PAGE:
Mark Edmundson, author and professor of English at the University of Virginia, will speak Wednesday, Jan. 30, at 5 p.m. in Watkins Room of the Trone Student Center on the Furman campus.
His talk, “In Defense of Ideals,” is free and open to the public. The lecture is the third in the five-part Tocqueville Lecture Series, “Love, Friendship and Politics.”
Edmundson is the author of numerous books including “Self and Soul: A Defense of Ideals” (Harvard, 2015); “Why Football Matters: My Education in the Game” (Penguin, 2014); “Why Write?”, “Why Teach?”, and “Why Read?” (Bloomsbury, 2004, 2013, 2016); The New York Times notable book of the year, “Teacher: The One Who Made the Difference” (Random House, 2002); and “Literature Against Philosophy, Plato to Derrida” (Cambridge, 1995).
His writing has appeared in The New Republic, The New York Times Magazine, The Chronicle of Higher Education, The Nation, The American Scholar, Harper’s Magazine, and Raritan, where he is also a contributing editor.
Edmundson was a Guggenheim Fellow in 2005-2006 and a National Endowment for the Humanities Distinguished Teaching Professor from 2004-2007. He holds a Ph.D. in English from Yale and a bachelor’s from Bennington College (Vermont).
Remaining lectures slated for the Tocqueville Series include:
Wednesday, Feb. 27, 5 p.m., Johns Hall 101
Mary P. Nichols, Professor Emeritus of Political Science, Baylor University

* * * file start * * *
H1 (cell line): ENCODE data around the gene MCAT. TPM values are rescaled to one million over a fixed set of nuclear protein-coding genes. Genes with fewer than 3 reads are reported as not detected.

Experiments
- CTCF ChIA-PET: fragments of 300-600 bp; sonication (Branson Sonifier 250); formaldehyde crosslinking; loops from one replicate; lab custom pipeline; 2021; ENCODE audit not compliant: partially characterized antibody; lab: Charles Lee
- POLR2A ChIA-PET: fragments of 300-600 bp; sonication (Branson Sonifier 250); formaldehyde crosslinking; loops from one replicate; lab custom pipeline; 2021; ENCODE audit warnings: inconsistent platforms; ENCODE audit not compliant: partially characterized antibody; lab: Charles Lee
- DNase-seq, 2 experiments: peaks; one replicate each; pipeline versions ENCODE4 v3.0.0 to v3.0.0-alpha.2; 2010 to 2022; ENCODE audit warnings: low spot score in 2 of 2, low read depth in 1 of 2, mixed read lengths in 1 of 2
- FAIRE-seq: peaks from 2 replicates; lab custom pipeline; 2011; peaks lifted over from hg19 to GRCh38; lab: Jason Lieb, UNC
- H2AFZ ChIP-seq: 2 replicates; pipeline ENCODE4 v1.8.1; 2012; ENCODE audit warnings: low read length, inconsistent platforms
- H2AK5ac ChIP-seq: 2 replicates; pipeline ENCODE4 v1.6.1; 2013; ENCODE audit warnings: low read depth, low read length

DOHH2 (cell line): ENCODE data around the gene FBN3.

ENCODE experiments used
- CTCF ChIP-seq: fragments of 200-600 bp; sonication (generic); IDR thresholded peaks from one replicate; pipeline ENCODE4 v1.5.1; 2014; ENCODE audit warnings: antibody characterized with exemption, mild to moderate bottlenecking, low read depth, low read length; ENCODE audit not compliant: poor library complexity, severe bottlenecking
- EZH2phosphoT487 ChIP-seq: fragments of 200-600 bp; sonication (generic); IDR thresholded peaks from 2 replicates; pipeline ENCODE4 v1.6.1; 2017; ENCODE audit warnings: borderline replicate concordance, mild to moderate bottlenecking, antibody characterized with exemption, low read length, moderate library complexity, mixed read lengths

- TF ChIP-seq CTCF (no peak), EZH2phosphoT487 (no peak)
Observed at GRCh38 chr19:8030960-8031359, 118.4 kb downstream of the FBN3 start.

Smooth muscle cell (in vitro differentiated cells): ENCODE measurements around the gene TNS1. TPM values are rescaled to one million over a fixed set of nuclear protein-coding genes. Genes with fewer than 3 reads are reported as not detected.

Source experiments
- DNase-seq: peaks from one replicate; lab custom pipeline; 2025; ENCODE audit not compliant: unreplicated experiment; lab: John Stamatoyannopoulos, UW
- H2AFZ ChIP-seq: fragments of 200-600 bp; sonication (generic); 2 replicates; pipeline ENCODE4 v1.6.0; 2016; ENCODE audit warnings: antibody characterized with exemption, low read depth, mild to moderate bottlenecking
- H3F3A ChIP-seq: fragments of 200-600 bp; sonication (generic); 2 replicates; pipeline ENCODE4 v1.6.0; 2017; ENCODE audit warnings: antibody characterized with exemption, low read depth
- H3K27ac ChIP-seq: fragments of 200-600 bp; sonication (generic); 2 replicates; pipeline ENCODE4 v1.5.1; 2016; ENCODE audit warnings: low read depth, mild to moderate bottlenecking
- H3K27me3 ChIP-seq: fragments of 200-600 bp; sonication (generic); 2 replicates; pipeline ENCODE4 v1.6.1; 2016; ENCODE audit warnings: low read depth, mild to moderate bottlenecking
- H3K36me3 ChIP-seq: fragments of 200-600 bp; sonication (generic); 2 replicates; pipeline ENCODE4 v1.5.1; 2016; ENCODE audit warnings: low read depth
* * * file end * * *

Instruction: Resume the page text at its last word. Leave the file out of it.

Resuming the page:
“Friendship in Aristotle’s ‘Ethics’”
Wednesday, April 10, 5 p.m., Watkins Room, Trone Student Center
David Bromwich, Professor of English, Yale University
“Power, Passion, and Mark Antony”
For more information, contact Paige Blankenship in the Furman Department of Politics and International Affairs at 864-294-3547 and email@example.com. Or visit www.furman.edu/tocqueville.
About the Tocqueville Program
The Tocqueville Program is an intellectual community devoted to seeking clarity about the moral and philosophic questions at the heart of political life. The program hosts curricular and extracurricular activities designed to help students and faculty to engage seriously with the most powerful arguments behind diverse and competing religious, political and ethical points of view.
The program is named for Alexis de Tocqueville, a 19th-century French author, statesman and traveler who developed a “new science of politics” focused on the study of the modern democratic soul. On the contested, partisan questions of his time, Tocqueville “undertook to see, not differently, but further than the parties.” The Tocqueville Program aims to follow his example.